Victoria Slind-flor last visited our region in 2005 when she was guest at Sacred Harvest Festival – ” Folk Medicine, Folk Magick “. Her extensive knowledge of all things Scandinavian and her love of craft work enchanted all who met her. For many of us she became our Pagan grandmother, and she still refers to us as the Minnesota relatives. I followed her recent trip to Norway with delight, and below is a story of one adventure. Reprinted with permission, …. Nels
I wanted to wait until today, Oct. 31, to write about this part of my trip to Norway. That’s because it is the custom in my coven that on this day we remember those who were persecuted and burned for witches, both in ancient times and the present day.
One of the main reasons for my trip to Norway was a chance to visit the Steilneset Memorial on the island of Vardø in Norway’s far north. Vardø is an island in the Barents Sea, reachable only by ship or a 2.9 km tunnel under the sea.
To reach Vardø I had to fly into Kirkenes, rent a car and make a 250 km drive down the length of Verangerfjord and back to the fjord’s mouth on the other side, and then along Norway’s arctic coast. Because the trip took so long, I had to spend two nights on the island, which is a rather bleak place with a declining population (now below 2,000), and perpetually gloomy weather.
CONTINUE ON TO SEE ALL THE PHOTOS!
It was here between 1601 and 1692 that 91 people were burned to death, hanged, or subjected to trial by water, all on accusations of witchcraft. The reasons were many and bizarre: one woman was accused of tying a knot in a towel and, after blowing on the knot, causing the wind to rise. Another was accused of giving someone a fish that made her sick. Another was executed after confessing (following torture) that she knew a charm for cows that yielded no milk.
In reality, some of these woman and men were mentally ill. Others had the misfortune to be the target of jealousy, to have a sharp tongue, or to have children who were anxious to inherit the parent’s possessions.
The trials took place at the Vardøhus Castle — really more of a fortress — and the executions were carried out there, often following torture.
In 2011 the memorial to the witches was dedicated in Vardø. Commissioned by the Norwegian government and dedicated by Norway’s Queen Sonja, it is a joint project between the late artist Louise Bourgeois and Peter Zumthor, a Swiss architect. The fact that this monument was created reflects a changing attitude in Norway, and a sense that sins of the past must never be recreated.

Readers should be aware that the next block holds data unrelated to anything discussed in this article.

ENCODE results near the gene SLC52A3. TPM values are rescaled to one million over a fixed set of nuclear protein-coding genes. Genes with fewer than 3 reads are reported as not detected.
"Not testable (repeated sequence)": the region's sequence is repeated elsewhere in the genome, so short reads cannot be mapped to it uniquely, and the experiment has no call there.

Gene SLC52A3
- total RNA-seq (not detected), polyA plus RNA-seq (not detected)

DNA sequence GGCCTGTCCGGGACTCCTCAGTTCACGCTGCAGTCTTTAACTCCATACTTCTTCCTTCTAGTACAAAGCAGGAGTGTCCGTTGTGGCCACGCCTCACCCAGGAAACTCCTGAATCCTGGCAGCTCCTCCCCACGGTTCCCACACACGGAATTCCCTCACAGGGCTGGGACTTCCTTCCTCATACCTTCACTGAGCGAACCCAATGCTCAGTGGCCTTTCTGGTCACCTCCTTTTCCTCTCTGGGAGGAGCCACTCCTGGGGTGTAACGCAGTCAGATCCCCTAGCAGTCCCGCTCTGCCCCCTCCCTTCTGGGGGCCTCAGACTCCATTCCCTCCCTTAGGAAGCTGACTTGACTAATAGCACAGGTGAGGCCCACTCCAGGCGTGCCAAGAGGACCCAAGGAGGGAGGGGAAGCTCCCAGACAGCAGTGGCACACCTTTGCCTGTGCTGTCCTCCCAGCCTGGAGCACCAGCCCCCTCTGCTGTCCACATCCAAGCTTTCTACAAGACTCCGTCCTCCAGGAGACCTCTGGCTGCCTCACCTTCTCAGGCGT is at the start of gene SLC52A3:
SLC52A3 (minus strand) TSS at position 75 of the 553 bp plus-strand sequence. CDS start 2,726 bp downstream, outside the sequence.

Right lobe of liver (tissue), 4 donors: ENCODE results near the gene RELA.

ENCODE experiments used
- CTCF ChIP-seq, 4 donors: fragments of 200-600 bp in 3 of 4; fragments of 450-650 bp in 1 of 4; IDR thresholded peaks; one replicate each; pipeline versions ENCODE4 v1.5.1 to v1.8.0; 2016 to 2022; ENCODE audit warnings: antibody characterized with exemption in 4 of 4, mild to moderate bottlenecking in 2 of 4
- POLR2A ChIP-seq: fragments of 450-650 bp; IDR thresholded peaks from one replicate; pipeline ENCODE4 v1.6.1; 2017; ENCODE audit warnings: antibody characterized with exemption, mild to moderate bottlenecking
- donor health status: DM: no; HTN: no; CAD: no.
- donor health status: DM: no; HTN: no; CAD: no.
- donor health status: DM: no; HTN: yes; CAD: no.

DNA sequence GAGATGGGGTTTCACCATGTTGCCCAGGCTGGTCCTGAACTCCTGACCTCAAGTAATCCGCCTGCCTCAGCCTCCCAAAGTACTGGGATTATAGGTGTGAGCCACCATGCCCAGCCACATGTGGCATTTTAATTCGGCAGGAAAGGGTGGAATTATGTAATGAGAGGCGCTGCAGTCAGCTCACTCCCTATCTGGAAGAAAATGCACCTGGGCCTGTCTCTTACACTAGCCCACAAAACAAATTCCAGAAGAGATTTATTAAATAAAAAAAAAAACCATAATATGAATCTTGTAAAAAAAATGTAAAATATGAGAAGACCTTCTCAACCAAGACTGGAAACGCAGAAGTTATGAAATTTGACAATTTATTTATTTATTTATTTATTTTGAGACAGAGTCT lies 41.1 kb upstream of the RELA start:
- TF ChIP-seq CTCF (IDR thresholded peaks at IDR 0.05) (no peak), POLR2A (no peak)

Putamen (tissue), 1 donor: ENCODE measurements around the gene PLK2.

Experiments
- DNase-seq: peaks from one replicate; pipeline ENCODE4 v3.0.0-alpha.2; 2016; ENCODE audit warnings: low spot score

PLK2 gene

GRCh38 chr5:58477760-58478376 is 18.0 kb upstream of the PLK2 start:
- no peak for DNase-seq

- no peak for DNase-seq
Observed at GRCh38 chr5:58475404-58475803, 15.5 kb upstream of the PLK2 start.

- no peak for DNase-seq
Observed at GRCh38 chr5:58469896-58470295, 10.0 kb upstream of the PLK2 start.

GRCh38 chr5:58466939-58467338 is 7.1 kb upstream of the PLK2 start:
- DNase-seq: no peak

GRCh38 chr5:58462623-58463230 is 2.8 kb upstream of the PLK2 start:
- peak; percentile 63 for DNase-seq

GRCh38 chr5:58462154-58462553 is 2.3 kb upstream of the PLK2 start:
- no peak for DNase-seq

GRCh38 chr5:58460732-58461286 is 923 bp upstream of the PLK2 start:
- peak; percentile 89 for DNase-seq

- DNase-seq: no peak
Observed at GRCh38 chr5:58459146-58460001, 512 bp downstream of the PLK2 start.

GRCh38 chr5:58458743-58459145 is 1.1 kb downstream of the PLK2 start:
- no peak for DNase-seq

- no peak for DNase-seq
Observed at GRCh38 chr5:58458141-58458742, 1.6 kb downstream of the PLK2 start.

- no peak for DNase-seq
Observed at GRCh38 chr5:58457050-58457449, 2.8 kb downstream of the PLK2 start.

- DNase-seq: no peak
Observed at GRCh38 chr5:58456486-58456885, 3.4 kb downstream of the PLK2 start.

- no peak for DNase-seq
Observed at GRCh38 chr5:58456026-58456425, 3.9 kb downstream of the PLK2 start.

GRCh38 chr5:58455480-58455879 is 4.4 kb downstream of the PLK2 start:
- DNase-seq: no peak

Unlike many of the witch persecutions in the rest of Europe, the Catholic church was not involved, This persecution occurred almost 100 years after the Reformation, and the trials were conducted by Norwegian civil authorities. Some of the accused were Saami, the indigenous people or Northern Scandinavia. Others were likely to have been early Kven immigrants from Finland.
What is remembered lives! And those who fail to learn from the past are doomed to repeat it.
Here are the names of those who were killed and are memorialized at this place:
Christen the Tailor
Anne, Laurits Pedersen’s wife
Lisbet, Peder Torfindsen’s wife
Ingri, Thorkild Andersen’s wife
Kari, Jetmund Siversen’s wife
Synøve, Anders Mordmøring’s wife
Kirsten, Rasmus Siversen’s wife
Marette, Oluf Møring’s wife
Lisbet, Oluf Nilsen’s wife
Mari, Østen’s wife
Maren, Jon Dass’s wife
Kirseten the Maidservant
Marette, Torsten’s wife
Oluf Rasmussen’s wife
Mari, Oluf Jonsen’s wife
Baarne, Willands the Bell Ringer’s wife
Ingeborg, Peder Krog’s wife
Curi, Laurits’s wife
Victoria Slind-Flor is a founding member of the Coven of the Sacred Feminine in the San Francisco Bay Area, an all-women’s group that celebrates the work of women’s hands. In her mundane life, she’s a journalist covering intellectual property legal issues, and when she’s not pounding the computer keyboard, she can be found making art, photographing wildflowers, or wildly applauding San Francisco Ballet. Over the past decade she has taught workshops at a number of Pagan festivals and gatherings, and has written for a variety of Pagan publications. Although she is well into her crone years, she still dreams of climbing Mt. Rainier one day, and just knows she would have been one heck of a Viking traveler.